Consumption took its first victim within the Brown family in December of 1883 when Mercy's mother, Mary Brown, died of the disease. Seven months later, the Browns' eldest daughter, Mary Olive, also died of consumption. The Browns' only son, Edwin, came down with consumption a few years after Mary Olive's death and was sent to live in the arid climate of Colorado to try and stop the disease. Late in 1891, Edwin returned home to Exeter because the disease was progressing ~ he essentially came home to die. Mercy's battle with consumption was considerably shorter than her brother's. Mercy had the "galloping" variety of consumption ~ her battle with the disease lasted only a few months. Mercy was laid to rest in Chestnut Hill Cemetery behind the Baptist church on Victory Highway.

After Mercy's funeral, her brother Edwin's condition worsened rapidly, and their father, George Brown, grew more frantic. Mr Brown had lost his wife and two of his daughters, and now he was about to lose his only son. Science and medicine had no answers for George Brown, but folklore did. For centuries prior to Mercy Brown there have been vampires. The practice of exorcising these undead began in Europe. Various ways people dealt with vampires was to exhume the body of the suspect, drive a stake through the heart, rearrange the skeletal remains, remove vital organs, or cremate the entire corpse.

So much death had plagued the Brown family that George Brown probably felt he was cursed in some way. It did not take a massive leap of faith for someone to come up with a radical idea to halt the death. Maybe the Brown family was under vampire attacks from beyond the grave? Was Mercy Brown the vampire, or was it Mercy's mother or sister? George Brown was willing to dig up the body of his recently deceased daughter, remove her heart, burn it, and feed the ashes to his son because he felt he had no other choice.

In Dr Bell's book Food for the Dead he recounts an extensive interview he conducted with Everett Peck, a descendent of Mercy Brown and life-long resident of Exeter, Rhode Island.

"Everett heard the story from people who had been there [at the exhumation of Mercy Brown] ~ who were alive at the time," Dr Bell said. "The newspaper [Providence Journal] says they exhumed all three bodies, that is, Mercy's mother, her sister who had died before her, and Mercy. Everett said they only dug up Mercy. He implied that there was some sign that Mercy was the one ~ that's the supernatural creeping into his story. Everett said that after they had dug her up, [they saw that] she had turned over in the grave ~ but there's no mention of that in the newspaper or the eyewitness accounts."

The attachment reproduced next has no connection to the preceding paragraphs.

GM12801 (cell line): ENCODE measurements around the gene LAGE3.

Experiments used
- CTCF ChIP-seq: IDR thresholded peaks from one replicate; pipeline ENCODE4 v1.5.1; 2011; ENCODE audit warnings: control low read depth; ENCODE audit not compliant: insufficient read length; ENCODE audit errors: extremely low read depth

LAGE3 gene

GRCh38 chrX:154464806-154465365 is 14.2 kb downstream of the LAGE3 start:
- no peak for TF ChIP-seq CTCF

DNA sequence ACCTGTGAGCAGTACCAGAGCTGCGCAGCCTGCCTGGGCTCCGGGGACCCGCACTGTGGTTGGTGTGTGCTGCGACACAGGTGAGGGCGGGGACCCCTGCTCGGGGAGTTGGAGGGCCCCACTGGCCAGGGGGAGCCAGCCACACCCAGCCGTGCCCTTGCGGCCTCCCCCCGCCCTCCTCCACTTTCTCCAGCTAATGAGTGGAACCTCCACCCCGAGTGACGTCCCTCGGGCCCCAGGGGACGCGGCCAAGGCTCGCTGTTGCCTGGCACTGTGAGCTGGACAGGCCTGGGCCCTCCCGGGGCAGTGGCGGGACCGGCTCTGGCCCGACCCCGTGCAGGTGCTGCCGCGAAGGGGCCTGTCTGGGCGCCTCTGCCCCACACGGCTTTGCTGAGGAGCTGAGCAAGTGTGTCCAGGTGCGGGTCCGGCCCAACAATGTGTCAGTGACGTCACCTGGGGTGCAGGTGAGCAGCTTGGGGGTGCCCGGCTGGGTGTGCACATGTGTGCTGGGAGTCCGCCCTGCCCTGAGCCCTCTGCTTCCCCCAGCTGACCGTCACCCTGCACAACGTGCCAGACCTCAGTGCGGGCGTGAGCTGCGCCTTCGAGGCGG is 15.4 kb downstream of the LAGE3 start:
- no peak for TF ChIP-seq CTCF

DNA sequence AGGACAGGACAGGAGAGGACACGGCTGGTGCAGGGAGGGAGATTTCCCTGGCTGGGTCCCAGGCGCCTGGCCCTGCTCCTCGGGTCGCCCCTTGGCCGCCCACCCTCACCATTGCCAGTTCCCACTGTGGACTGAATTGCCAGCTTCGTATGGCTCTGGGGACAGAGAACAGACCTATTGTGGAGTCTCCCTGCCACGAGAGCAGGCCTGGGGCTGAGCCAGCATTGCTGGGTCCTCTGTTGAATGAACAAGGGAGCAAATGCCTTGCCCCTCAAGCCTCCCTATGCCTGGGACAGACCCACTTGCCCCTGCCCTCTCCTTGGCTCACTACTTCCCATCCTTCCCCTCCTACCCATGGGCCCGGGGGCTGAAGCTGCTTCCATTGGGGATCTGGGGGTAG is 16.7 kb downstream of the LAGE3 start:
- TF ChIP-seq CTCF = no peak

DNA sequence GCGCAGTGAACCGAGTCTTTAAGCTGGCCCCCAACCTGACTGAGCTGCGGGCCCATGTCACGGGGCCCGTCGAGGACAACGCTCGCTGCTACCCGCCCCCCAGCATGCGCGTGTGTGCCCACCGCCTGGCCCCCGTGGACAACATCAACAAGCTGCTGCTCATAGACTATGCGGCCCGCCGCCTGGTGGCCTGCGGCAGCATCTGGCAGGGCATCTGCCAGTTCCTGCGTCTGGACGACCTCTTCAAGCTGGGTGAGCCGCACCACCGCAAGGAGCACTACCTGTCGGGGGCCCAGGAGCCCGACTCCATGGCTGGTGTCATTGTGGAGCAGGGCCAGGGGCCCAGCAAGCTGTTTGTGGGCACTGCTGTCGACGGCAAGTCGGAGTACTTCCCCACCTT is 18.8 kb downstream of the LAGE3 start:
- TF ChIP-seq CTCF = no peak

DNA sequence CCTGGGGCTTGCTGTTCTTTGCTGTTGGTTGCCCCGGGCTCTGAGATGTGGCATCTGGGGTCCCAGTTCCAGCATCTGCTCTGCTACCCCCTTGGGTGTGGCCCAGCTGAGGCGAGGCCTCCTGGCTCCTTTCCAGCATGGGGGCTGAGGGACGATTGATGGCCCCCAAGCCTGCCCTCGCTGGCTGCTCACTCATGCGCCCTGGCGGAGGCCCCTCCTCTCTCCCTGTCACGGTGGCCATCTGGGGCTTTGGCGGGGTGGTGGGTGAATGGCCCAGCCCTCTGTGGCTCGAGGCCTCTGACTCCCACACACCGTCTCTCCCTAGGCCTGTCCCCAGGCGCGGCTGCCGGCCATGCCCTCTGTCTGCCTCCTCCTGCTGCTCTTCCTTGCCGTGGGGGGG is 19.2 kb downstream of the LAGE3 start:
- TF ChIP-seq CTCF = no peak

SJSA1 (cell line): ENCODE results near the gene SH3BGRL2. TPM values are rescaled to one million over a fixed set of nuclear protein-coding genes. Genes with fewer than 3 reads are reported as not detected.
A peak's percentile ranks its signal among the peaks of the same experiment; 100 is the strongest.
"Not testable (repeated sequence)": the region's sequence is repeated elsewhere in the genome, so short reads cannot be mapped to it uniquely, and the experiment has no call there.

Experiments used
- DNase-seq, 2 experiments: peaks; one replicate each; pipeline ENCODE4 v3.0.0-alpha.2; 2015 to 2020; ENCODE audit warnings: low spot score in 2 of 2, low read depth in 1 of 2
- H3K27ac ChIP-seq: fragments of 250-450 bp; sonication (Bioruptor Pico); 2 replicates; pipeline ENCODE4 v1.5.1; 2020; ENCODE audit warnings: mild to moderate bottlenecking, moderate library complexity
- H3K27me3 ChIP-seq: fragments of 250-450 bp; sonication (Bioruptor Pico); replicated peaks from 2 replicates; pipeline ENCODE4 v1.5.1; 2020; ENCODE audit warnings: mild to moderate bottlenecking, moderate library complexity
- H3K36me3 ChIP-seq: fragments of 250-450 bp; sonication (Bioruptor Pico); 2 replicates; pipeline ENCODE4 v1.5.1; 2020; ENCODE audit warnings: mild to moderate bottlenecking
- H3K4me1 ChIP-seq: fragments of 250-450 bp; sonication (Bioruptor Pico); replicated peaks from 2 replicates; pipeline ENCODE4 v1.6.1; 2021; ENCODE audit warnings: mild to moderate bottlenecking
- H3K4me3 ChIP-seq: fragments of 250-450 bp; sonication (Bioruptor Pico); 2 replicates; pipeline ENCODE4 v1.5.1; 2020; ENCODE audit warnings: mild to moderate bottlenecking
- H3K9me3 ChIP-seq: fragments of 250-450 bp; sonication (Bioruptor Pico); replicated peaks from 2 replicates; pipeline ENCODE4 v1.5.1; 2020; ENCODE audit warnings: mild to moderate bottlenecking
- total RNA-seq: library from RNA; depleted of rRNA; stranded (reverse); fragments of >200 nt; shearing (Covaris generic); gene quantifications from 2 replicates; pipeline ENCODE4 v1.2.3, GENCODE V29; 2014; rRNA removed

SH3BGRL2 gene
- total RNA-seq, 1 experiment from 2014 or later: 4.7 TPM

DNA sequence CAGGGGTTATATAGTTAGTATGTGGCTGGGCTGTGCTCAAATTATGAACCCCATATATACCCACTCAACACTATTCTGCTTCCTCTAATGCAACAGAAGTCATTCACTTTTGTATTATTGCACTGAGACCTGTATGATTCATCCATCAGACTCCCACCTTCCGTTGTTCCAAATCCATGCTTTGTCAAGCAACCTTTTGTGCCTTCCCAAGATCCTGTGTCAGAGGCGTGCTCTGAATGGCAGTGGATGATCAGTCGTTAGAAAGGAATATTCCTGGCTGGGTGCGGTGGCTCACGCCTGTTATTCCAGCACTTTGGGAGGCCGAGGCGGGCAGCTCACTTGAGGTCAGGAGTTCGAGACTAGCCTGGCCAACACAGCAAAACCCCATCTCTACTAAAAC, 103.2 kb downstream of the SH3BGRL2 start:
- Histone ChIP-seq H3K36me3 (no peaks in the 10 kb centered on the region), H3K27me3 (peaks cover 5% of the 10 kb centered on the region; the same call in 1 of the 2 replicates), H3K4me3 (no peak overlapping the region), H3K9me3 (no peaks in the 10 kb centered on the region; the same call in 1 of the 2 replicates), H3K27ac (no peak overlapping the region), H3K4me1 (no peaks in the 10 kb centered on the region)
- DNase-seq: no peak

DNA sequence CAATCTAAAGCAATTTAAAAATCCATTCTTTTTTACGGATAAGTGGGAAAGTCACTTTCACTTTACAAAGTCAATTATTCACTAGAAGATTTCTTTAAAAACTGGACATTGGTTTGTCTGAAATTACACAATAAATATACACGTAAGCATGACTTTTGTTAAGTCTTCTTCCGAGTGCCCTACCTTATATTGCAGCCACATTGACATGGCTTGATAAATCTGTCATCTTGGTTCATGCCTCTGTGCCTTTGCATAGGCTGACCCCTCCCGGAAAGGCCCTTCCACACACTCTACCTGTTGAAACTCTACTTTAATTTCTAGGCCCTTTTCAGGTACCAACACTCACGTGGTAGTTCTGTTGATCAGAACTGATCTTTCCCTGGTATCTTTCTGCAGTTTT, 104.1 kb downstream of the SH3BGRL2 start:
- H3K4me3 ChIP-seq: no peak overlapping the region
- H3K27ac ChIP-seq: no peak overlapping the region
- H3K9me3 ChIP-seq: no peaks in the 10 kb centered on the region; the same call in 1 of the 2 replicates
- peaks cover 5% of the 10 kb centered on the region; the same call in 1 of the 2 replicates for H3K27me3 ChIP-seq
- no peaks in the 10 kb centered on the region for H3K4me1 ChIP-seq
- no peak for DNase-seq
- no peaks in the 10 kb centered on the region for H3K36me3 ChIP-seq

We do not know exactly what position Mercy Brown's body was in on that day in March when George Brown, and some of his friends and family, came to examine Mercy's body. We do know that she looked "too well preserved."

"There's a suggestion in the newspaper that she wasn't actually interred in the ground," Dr Bell said. "She was actually put in an above-ground crypt, because bodies were stored in the wintertime when the ground was frozen and they couldn't really dig. When the thaw came, they would bury them. So it's possible that she wasn't even really interred."

Her visual condition prompted the group to cut open her chest cavity and examine her innards. Dr Bell said: "They examined her organs. The newspaper said her heart and liver had blood in it. It was liquid blood, which they interpreted as fresh blood."

The liquid blood was taken as evidence that Mercy was indeed a vampire and the one draining the life from Edwin and possibly other consumption victims in the community.

Dr Bell said: "They cut her heart out, and as Everett said, they burned it on a nearby rock. Then according to the newspaper, they fed them [the ashes of the heart] to Edwin."